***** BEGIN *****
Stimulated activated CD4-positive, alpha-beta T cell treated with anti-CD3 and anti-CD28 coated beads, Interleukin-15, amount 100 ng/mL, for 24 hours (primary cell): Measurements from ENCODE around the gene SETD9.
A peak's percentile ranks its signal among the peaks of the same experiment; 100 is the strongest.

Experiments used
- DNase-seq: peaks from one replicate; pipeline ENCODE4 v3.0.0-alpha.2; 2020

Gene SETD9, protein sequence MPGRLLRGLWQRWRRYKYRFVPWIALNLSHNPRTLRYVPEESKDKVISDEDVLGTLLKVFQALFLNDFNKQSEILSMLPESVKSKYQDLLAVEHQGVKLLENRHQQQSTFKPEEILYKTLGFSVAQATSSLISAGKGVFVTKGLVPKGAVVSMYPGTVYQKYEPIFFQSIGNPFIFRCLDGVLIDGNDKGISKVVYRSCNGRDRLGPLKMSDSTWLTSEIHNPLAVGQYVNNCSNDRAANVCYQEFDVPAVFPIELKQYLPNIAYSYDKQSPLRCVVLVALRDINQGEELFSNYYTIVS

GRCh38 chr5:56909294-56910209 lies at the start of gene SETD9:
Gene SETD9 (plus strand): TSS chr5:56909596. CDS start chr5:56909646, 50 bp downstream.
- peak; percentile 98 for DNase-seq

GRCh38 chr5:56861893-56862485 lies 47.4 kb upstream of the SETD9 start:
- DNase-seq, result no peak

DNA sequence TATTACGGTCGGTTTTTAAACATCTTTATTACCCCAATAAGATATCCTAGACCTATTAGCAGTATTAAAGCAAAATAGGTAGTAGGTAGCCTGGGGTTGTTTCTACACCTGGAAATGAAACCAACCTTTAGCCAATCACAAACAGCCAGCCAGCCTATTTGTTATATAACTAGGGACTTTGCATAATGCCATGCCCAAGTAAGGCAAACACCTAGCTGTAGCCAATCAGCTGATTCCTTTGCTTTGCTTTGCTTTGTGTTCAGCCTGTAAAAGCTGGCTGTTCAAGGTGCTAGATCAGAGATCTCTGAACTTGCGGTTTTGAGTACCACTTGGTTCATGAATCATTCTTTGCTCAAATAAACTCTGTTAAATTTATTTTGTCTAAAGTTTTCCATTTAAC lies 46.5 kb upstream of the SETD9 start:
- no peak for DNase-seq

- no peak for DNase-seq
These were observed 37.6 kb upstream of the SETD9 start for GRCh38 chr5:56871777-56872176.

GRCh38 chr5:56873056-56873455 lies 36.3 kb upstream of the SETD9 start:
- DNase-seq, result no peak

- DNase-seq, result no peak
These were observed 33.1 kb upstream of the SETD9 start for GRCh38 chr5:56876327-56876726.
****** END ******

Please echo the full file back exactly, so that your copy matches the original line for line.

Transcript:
Stimulated activated CD4-positive, alpha-beta T cell treated with anti-CD3 and anti-CD28 coated beads, Interleukin-15, amount 100 ng/mL, for 24 hours (primary cell): Measurements from ENCODE around the gene SETD9.
A peak's percentile ranks its signal among the peaks of the same experiment; 100 is the strongest.

Experiments used
- DNase-seq: peaks from one replicate; pipeline ENCODE4 v3.0.0-alpha.2; 2020

Gene SETD9, protein sequence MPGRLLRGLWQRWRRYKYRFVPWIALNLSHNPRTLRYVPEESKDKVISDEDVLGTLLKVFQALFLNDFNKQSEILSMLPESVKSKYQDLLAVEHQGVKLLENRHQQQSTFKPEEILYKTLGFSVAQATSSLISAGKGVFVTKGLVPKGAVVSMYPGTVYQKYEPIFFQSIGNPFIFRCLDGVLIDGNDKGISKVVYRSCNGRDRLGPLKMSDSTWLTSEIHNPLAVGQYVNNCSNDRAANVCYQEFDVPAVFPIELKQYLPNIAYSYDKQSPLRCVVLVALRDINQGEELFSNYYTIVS

GRCh38 chr5:56909294-56910209 lies at the start of gene SETD9:
Gene SETD9 (plus strand): TSS chr5:56909596. CDS start chr5:56909646, 50 bp downstream.
- peak; percentile 98 for DNase-seq

GRCh38 chr5:56861893-56862485 lies 47.4 kb upstream of the SETD9 start:
- DNase-seq, result no peak

DNA sequence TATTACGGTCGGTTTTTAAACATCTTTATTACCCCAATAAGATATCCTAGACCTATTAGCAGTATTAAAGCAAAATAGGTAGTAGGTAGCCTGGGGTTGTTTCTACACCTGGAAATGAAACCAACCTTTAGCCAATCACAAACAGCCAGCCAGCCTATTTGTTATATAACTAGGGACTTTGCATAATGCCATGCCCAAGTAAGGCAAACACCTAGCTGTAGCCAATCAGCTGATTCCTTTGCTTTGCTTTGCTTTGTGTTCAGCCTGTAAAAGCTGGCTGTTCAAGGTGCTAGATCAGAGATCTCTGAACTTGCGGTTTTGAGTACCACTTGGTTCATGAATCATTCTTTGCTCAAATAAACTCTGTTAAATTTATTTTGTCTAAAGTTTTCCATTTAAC lies 46.5 kb upstream of the SETD9 start:
- no peak for DNase-seq

- no peak for DNase-seq
These were observed 37.6 kb upstream of the SETD9 start for GRCh38 chr5:56871777-56872176.

GRCh38 chr5:56873056-56873455 lies 36.3 kb upstream of the SETD9 start:
- DNase-seq, result no peak

- DNase-seq, result no peak
These were observed 33.1 kb upstream of the SETD9 start for GRCh38 chr5:56876327-56876726.